One quarter of the world's cartilaginous fish, namely sharks and rays, face extinction within the next few decades, according to the first study to systematically and globally assess their fate. The International Union for Conservation of Nature's Shark Specialist Group, co-chaired by Nick Dulvy, a Simon Fraser University Canada Research Chair in Marine Biodiversity and Conservation in British Columbia, conducted the study. It was published in eLife journal today.

Contact: Carol Thorbes
cthorbes@sfu.ca
778-782-3035
Simon Fraser University

Public Release: 22-Jan-2014
Ecological Applications
War on lionfish shows first promise of success
It may take a legion of scuba divers armed with nets and spears, but a new study confirms for the first time that controlling lionfish populations in the western Atlantic Ocean can pave the way for a recovery of native fish. Scientists say there's finally a way to fight back.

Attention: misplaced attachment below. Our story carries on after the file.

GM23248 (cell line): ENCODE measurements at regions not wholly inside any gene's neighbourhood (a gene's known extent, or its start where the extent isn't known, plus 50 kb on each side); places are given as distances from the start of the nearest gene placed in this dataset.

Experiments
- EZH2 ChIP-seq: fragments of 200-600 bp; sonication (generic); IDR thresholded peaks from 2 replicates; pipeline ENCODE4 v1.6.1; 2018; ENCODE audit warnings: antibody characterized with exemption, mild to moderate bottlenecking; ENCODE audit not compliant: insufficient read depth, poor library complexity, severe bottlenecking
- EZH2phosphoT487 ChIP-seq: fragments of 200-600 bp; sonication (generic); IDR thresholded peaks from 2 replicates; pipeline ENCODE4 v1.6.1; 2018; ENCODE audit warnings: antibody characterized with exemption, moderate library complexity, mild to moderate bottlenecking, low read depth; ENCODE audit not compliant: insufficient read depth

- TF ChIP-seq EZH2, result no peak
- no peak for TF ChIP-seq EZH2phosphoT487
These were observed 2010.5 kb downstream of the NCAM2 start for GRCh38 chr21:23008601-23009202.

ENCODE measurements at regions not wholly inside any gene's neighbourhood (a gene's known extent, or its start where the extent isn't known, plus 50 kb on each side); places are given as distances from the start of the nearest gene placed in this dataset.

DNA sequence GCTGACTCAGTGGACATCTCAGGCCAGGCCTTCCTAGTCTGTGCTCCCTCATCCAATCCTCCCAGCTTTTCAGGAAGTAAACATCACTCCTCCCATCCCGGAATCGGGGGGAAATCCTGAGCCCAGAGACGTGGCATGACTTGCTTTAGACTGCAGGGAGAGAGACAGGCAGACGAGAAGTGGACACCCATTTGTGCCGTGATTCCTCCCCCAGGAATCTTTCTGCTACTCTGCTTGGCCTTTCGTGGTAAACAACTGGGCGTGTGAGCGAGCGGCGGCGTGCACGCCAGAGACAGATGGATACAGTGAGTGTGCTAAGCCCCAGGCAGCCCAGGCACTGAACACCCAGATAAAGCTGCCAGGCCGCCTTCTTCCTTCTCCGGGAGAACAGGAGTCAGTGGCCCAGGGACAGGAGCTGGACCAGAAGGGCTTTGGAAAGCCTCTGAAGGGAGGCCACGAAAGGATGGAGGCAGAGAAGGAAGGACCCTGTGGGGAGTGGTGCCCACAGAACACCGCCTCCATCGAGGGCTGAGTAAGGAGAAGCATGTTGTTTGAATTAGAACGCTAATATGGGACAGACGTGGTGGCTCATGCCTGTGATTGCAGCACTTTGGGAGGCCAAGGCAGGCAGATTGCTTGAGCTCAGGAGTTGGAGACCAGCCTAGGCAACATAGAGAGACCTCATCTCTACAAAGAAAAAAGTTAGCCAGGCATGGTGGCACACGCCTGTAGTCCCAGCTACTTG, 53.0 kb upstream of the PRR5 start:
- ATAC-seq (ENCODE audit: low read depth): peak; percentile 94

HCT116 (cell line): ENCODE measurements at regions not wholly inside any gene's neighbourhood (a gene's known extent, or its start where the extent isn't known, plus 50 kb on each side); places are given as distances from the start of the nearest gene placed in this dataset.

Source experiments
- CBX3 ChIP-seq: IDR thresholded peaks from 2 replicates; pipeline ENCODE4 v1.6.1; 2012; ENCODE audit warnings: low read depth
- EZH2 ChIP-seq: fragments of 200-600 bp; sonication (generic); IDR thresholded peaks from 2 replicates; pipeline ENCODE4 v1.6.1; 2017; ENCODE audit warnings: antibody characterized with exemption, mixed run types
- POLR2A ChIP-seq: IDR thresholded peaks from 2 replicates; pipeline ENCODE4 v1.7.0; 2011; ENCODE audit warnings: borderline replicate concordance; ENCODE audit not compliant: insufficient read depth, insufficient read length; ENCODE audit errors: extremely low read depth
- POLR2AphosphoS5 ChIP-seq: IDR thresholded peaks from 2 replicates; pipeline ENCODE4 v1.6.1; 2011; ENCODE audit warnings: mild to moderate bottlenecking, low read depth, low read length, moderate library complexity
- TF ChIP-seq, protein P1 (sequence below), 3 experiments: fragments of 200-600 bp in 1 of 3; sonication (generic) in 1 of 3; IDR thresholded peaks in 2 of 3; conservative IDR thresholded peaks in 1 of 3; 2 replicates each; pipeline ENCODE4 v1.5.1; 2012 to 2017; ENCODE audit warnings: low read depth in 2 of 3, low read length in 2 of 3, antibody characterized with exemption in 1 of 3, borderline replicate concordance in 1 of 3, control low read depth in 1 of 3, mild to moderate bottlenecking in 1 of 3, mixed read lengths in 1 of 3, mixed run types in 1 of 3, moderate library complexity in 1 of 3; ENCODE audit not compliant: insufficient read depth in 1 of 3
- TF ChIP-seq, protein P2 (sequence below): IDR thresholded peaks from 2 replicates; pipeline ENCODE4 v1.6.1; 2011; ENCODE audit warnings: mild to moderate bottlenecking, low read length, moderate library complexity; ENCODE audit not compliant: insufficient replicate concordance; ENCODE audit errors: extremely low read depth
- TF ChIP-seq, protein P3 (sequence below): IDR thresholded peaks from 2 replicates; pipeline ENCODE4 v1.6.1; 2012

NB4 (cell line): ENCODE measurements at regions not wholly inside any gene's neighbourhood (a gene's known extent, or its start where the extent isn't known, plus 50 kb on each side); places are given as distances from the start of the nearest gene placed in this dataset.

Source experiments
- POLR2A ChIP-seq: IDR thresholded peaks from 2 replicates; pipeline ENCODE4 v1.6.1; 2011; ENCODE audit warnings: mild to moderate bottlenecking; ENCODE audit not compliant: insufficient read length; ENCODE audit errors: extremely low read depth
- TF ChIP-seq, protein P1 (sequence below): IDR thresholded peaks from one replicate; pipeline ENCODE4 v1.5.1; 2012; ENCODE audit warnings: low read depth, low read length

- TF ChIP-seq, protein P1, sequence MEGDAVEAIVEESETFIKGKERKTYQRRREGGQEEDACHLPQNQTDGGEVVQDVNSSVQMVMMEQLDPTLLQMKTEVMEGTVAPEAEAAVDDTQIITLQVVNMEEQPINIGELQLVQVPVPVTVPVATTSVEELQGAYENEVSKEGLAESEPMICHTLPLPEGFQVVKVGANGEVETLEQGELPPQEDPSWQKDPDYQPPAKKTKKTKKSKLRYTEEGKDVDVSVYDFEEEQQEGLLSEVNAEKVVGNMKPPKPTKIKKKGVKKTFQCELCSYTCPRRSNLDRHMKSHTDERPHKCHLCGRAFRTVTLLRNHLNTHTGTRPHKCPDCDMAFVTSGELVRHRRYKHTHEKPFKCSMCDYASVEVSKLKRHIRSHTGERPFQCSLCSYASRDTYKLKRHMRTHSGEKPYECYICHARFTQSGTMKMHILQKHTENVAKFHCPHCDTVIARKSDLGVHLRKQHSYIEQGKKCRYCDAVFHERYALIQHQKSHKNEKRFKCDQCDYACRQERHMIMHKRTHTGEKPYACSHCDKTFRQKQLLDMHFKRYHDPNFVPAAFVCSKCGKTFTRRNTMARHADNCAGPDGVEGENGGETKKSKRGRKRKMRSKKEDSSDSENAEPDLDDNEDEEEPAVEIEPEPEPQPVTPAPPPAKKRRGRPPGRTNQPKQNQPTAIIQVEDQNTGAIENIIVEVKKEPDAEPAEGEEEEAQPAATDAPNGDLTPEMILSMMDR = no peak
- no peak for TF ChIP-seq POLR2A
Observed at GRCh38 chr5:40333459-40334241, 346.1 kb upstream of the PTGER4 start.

National Science and Engineering Research Council

Contact: Stephanie Green
stephanie.green@science.oregonstate.edu
541-908-3839
Oregon State University

Public Release: 22-Jan-2014
PLOS ONE
A guppy's spots formed by layers of color cells
At least three pigment cell types from multiple layers of skin contribute to the color patterns of male guppies.
Please see financial disclosure

Contact: Kayla Graham
onepress@plos.org
415-590-3558
PLOS

Public Release: 21-Jan-2014
NASA still watching an amazingly stubborn, strong tropical low: System 94S
The tropical low pressure area known as System 94S continues to soak Australia and NASA satellites continue to track its movements.
NASA

Contact: Rob Gutro
robert.j.gutro@nasa.gov
NASA/Goddard Space Flight Center

Showing releases 291-300 out of 310.

<< < 25 | 26 | 27 | 28 | 29 | 30 | 31 > >>


HOME    DISCLAIMER    PRIVACY POLICY    CONTACT US    TOP
Copyright ©2014 by the American Association for the Advancement of Science